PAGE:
Laughing Gull

Name: Laughing Gull
Scientific name: Larus atricilla
Range: Eastern Coast of North America
Habitat: Lakes, Salt Marshes, beaches, ocean
Status: Not threatened 
Diet in the wild: insects, fish, snails, eggs, and chicks
Diet in the zoo: They are fed two kinds of fish: silverside and lake smelt. They are also fed Bird of Prey diet.
Location in the zoo: Coastal Aviary Exhibit in Texas Wild! 

Physical description: 
  • Length 16.5". 
  • Wingspan 40". 
  • Color black and white with some gray. 
  • Head, legs, feet, and wing tips are black. 
  • White neck, belly, tail, and underside of wings.
  • Beak is red. 
  • Head turns white and beak turns black during winter months.
General information:

The Laughing Gull lives in colonies that can consist of thousands of nests.  The female lays 2-4 eggs that are incubated by both the female and the male.  They are known as scavengers that help keep the surrounding beaches clean of dead fish and garbage.  They are also known to be thieves and will steal food directly out of the beaks of other birds. 


Image courtesy of

Special anatomical, physiological
or behavioral adaptations:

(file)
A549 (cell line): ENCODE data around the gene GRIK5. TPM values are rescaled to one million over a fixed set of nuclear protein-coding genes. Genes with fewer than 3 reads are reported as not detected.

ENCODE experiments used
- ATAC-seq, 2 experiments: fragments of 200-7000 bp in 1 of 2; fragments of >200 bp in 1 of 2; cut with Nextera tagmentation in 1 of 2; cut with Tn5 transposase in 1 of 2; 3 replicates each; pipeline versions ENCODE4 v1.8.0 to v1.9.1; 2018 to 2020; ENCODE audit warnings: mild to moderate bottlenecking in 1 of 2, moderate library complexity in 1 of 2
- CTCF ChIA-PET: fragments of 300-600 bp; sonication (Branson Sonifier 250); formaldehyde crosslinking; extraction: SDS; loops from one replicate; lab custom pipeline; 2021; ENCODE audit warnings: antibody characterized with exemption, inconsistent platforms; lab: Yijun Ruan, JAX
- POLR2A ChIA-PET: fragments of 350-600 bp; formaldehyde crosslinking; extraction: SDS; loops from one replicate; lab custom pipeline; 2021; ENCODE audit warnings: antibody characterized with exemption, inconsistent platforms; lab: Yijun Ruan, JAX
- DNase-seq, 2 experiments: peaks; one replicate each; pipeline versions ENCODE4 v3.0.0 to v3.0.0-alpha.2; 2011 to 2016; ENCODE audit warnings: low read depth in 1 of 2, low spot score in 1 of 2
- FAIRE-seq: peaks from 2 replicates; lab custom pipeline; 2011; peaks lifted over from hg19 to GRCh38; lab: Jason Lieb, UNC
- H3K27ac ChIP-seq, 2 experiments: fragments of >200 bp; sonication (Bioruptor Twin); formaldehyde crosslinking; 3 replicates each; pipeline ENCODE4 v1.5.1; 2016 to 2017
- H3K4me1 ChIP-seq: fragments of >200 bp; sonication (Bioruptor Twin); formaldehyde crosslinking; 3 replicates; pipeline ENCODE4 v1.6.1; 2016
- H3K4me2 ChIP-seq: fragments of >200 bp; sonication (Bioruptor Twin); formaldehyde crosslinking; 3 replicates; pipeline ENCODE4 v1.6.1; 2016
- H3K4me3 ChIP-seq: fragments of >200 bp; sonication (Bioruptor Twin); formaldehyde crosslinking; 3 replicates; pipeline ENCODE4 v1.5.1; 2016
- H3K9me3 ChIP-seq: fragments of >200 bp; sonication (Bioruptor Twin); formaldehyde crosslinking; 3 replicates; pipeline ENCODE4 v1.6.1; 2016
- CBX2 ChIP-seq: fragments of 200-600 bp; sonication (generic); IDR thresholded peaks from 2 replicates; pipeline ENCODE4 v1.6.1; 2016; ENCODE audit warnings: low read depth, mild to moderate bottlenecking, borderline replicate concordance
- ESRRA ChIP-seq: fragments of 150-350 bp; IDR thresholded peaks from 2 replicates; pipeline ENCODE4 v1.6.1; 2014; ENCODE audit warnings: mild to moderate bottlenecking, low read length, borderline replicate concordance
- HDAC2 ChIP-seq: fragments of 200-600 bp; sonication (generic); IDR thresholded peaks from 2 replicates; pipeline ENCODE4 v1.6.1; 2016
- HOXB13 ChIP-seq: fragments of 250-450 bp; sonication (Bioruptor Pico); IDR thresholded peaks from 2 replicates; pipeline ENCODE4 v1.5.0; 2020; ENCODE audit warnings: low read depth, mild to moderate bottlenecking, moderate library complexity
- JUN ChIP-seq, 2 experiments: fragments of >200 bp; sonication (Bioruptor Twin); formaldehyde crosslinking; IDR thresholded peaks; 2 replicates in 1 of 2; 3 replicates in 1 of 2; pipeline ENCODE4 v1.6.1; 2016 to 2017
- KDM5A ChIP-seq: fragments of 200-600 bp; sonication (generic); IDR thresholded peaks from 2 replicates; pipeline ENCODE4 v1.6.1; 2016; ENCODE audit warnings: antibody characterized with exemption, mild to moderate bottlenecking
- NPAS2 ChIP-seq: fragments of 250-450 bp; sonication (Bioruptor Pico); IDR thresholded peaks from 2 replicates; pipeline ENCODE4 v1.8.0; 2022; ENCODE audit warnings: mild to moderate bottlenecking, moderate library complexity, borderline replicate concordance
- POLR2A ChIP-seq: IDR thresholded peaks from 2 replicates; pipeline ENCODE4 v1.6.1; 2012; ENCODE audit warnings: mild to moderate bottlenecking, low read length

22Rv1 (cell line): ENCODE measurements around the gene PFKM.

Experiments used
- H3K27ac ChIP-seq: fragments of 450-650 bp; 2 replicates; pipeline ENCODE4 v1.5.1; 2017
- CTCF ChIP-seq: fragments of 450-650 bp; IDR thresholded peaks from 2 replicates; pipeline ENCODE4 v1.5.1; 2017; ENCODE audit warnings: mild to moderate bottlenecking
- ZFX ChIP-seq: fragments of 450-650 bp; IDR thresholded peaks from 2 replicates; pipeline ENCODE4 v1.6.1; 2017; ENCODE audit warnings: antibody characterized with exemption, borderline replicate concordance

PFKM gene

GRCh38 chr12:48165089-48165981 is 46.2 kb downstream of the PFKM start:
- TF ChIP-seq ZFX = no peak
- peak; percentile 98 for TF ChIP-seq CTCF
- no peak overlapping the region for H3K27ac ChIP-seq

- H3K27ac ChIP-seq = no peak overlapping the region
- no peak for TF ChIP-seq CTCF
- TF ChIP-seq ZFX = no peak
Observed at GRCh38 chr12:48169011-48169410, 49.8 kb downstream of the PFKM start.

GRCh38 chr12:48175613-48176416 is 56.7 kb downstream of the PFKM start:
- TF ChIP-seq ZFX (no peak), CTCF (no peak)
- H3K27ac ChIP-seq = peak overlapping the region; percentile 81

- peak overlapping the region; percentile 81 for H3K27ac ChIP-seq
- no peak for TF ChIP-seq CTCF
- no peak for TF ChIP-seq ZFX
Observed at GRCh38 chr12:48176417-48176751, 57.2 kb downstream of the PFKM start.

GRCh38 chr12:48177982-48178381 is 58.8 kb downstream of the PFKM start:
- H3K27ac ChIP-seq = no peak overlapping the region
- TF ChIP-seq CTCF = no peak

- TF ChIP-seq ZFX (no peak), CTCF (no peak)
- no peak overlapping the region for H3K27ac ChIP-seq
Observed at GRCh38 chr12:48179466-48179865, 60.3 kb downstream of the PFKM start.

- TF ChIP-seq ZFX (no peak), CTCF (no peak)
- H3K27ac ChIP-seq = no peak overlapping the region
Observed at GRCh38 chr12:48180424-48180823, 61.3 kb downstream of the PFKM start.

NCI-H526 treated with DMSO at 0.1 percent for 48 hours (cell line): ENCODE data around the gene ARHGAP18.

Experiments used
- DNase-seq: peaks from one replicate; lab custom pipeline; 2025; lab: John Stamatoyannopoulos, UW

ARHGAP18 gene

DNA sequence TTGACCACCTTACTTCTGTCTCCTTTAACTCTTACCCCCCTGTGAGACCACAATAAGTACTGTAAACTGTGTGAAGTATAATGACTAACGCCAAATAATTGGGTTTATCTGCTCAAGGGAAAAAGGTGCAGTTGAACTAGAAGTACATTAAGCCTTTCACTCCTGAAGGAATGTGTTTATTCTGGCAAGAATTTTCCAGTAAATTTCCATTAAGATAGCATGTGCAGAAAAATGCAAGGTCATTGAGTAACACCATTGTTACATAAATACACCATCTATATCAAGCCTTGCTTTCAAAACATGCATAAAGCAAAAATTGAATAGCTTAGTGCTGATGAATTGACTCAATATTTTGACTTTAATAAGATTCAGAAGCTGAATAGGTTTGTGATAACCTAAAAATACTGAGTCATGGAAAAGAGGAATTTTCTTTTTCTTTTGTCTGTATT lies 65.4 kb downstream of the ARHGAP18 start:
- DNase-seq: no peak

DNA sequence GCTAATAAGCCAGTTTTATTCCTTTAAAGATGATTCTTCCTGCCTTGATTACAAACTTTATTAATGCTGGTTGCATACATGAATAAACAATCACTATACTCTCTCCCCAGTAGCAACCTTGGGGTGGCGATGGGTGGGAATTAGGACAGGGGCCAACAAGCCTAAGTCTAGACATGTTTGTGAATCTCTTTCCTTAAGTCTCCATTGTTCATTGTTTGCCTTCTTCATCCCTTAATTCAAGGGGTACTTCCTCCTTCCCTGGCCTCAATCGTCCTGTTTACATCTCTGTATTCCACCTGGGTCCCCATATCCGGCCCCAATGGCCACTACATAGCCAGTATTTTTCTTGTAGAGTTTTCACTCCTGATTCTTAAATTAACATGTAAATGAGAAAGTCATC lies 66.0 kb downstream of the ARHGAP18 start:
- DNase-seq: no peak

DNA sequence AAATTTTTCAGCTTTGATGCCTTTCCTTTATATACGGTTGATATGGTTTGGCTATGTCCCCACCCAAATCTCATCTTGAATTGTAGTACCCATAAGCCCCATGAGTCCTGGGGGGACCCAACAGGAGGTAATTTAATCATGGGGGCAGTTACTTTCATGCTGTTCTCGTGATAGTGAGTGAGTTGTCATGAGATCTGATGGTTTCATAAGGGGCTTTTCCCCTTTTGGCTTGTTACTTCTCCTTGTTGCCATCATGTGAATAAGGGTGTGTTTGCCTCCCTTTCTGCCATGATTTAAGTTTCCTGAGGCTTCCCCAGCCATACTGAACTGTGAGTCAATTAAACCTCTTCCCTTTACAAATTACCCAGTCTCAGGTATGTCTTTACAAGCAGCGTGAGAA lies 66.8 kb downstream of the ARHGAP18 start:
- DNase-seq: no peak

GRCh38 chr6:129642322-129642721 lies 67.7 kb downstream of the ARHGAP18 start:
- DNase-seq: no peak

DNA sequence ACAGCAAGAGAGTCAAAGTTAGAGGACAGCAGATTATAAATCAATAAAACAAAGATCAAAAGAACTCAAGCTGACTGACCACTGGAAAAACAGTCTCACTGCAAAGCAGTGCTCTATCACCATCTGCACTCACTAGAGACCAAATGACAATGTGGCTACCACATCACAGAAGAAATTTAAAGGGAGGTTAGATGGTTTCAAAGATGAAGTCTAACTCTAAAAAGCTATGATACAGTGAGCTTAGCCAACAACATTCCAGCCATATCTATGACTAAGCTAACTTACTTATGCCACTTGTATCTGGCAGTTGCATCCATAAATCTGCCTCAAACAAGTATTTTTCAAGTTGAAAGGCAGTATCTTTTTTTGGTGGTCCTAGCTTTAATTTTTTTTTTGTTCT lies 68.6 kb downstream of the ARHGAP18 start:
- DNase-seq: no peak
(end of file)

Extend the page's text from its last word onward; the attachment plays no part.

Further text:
The Laughing Gull is named for its unique call, which is comparable to the human laugh.  They compensate for their lack of fishing skills by scavenging and stealing from other birds.  The females have developed the ability to replace eggs that don't survive by laying more eggs.  They can do this up to four times. 

You can hear the gull call at this USGS link.




The Laughing Gulls at the Fort Worth Zoo:

There are currently 5 Laughing Gulls at the Fort Worth Zoo.  According to the zoo keeper, the zoo feeds them very well, but they still scavenge and steal in captivity.

Personal Observations:

It took three visits to the zoo to find the Laughing Gull.  I don't know where they might have been hiding during my first two visits; however, on the third visit I was able to observe their behavior.  I counted only four gulls, but the zoo keeper claimed there were five.  They did not fly very much.  They seemed to spend most of their time swimming in the cool water or walking along the tin roof of the building.  Unfurtunately, I never got to see them eat.  It would have been fun to see them trying to steal from the other animals! 


Source Materials and Related Links:

Page author: Joseph Carpenter

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